demanding money, sometimes contacting relatives in the U.S. to demand ransoms.
Poire also said the government believes cartels are increasingly trying to recruit migrants as

foot soldiers ? a concern that has also been expressed by U.S. politicians demanding more

security at the border.
The government has confirmed at least seven cases of cartels kidnapping groups of

migrants so far this year, said Antonio Diaz, an official with the National Migration Institute,

a think tank that studies immigration.
But other groups say migrant kidnappings are much more rampant. In its most recent

study, the National Human Rights Commission said some 1,600 migrants are kidnapped in

Mexico each month. It based its figures on the number of reports it received between

September 2008 and February 2009.
Violence along the northeastern border with the U.S. has soared this year since the Zetas

broke with their former employer, the Gulf cartel. Authorities say the Gulf cartel has joined

forces with its once-bitter enemies, the Sinaloa and La Familia gangs, to destroy the Zetas,

who have grown so powerful they now have reach into Central America.
Teresa Delagadillo, who works at the Casa San Juan Diego shelter in Matamoros just across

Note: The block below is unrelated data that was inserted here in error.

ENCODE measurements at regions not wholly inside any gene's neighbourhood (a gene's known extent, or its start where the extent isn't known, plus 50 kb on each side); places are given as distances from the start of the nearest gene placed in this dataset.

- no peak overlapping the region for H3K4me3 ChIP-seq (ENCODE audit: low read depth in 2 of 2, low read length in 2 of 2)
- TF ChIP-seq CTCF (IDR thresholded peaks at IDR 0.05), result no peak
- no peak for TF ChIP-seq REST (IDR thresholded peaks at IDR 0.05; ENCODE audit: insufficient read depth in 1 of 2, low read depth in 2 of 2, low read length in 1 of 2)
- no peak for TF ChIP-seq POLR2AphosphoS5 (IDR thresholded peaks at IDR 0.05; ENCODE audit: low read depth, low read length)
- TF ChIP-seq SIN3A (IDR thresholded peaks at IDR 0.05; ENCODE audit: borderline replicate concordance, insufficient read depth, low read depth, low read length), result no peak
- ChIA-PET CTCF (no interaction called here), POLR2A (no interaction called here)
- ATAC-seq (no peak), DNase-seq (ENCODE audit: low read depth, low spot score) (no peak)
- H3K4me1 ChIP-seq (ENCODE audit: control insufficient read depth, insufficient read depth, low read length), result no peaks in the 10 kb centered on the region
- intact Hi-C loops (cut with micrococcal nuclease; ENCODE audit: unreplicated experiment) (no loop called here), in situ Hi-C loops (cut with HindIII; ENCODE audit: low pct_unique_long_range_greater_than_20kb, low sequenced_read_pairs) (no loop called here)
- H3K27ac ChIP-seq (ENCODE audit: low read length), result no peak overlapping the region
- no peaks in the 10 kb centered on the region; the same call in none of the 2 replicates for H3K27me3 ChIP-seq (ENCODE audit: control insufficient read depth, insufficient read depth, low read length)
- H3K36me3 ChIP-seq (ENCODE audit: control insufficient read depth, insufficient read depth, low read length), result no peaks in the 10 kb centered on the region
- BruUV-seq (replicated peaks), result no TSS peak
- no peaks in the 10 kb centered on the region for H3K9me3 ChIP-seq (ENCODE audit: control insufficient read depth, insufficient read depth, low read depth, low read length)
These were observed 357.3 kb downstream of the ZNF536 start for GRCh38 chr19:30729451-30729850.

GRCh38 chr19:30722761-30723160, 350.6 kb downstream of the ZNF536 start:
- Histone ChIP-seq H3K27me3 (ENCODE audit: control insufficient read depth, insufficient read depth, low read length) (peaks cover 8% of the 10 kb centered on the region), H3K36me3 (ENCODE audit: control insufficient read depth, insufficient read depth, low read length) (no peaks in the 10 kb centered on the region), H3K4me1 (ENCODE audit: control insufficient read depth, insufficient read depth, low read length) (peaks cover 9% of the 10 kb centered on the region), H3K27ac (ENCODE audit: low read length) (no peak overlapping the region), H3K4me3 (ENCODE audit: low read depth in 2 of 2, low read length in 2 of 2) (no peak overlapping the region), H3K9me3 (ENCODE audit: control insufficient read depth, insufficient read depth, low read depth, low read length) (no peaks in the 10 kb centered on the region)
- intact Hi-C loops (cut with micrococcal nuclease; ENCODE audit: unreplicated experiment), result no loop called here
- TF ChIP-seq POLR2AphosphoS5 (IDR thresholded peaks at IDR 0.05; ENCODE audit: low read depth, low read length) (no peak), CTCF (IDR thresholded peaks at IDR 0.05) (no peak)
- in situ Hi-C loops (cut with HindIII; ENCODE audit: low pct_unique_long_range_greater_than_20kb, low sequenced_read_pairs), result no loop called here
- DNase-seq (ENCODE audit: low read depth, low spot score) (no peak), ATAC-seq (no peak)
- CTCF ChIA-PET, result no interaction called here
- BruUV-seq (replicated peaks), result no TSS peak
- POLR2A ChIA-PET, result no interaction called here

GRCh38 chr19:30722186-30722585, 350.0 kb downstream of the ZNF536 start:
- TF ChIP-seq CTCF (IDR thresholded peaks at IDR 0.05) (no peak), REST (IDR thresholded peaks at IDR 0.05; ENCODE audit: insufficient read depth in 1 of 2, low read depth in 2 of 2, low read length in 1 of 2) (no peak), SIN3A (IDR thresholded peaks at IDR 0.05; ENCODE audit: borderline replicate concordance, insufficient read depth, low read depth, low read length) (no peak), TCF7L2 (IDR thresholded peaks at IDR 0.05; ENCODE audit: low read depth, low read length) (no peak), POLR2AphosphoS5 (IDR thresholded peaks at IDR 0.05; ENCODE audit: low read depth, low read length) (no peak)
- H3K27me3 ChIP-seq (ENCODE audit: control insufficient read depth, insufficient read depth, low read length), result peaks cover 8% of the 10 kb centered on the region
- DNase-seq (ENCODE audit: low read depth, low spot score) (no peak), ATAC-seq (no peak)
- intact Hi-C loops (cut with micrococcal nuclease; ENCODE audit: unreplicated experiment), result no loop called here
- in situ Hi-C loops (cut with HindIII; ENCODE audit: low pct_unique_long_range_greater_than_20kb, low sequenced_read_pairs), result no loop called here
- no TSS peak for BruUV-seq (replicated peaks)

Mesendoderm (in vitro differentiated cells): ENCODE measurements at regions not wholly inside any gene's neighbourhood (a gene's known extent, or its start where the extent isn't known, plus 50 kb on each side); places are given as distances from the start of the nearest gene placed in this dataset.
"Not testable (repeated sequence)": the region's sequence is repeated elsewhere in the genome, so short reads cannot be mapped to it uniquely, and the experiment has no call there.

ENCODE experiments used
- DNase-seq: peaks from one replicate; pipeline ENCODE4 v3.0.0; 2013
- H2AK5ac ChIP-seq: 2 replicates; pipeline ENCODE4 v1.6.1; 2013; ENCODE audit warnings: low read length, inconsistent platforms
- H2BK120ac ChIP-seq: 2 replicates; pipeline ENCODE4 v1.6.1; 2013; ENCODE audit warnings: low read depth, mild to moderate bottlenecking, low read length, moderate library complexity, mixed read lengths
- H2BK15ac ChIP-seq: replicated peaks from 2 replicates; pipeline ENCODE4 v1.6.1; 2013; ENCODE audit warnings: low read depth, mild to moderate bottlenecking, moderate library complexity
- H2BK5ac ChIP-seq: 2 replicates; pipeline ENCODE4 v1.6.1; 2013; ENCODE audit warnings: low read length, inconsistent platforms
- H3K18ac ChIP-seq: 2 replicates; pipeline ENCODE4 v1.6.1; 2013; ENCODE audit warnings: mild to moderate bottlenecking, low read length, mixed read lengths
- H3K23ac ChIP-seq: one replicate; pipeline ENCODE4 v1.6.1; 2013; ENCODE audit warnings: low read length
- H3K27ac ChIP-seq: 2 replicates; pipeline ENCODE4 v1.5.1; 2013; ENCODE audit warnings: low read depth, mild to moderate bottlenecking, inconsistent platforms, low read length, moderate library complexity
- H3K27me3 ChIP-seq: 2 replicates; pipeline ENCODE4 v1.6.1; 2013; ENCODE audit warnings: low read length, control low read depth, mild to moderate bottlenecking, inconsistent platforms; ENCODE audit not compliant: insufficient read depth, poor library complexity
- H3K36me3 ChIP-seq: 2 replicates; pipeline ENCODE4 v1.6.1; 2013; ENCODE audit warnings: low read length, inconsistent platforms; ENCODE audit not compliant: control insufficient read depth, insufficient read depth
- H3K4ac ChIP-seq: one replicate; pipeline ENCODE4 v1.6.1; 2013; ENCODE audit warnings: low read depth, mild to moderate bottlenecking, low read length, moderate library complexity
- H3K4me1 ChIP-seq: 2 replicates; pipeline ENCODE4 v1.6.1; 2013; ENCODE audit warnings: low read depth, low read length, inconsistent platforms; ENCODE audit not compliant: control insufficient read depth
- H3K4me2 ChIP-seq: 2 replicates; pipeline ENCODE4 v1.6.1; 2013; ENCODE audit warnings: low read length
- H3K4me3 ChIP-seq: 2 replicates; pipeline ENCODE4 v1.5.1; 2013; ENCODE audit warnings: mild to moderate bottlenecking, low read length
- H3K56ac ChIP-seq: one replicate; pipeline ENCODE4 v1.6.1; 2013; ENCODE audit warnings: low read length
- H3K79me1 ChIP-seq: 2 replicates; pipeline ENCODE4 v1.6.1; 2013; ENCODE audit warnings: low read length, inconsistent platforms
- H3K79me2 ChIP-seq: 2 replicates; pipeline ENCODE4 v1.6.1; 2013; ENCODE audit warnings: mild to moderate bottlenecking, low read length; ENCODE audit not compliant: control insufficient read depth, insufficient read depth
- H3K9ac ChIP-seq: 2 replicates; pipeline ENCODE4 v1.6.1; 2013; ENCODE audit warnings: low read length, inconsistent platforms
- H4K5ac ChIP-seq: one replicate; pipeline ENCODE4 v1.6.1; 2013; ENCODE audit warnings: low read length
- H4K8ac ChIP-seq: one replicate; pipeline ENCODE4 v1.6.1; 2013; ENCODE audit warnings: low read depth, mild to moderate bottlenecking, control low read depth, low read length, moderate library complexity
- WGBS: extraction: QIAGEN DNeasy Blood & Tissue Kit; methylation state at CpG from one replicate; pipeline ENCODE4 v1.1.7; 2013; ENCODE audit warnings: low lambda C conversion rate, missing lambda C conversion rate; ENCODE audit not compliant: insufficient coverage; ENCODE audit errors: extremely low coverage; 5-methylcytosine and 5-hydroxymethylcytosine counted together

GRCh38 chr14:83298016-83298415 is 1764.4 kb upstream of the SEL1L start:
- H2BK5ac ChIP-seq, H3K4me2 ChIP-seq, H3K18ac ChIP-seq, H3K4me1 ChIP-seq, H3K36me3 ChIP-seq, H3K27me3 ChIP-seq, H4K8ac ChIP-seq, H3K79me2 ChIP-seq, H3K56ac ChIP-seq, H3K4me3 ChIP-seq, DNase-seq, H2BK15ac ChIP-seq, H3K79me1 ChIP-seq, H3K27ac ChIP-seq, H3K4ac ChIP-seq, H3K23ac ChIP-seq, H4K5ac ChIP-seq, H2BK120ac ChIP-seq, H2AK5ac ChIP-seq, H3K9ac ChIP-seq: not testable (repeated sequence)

from Brownsville, said she often hears stories about criminal gangs kidnapping and beating

migrants to demand money ? but never a horror story on the scale of this week's

massacre.
There hadn't been reports that they had killed them, she said.
It was the third time this year that Mexican authorities have discovered large masses of

corpses. In the other two cases, investigators believe the bodies were dumped at the sites

over a long time.
In May, authorities discovered 55 bodies in an abandoned mine near Taxco, a colonial-era

city south of Mexico City that is popular with tourists.
In July, investigators found 51 corpses in two days of digging in a field near a trash dump

outside the northern metropolis of Monterrey. Many of those found were believed to have

been rival traffickers. But cartels often dispose of the bodies of kidnap victims in such

dumping grounds.
Authorities are still digging in a mine shaft where seven bodies were removed over the

weekend in the central state of Hidalgo. Two more bodies have been pulled out since,

officials said Wednesday.
The Rev. Alejandro Solalinde, who runs a shelter in the southern state of Oaxaca, where

many migrants pass on their way to Tamaulipas, said the Zetas have put informants inside

shelters to find out which migrants have relatives in the U.S. ? the most lucrative targets

for kidnap-extortion schemes.
He said he constantly hears horror stories, including people who say their companions

have been killed with baseball bats in front of the others.
Solalinde said he has been threatened by Zetas demanding access to his shelters.
He said the gangsters told him: If we kill you, they'll close the shelter and we'll have to look

all over for the migrants.
___
Associated Press Writer Alicia A. Caldwell in El Paso, Texas, contributed to this report.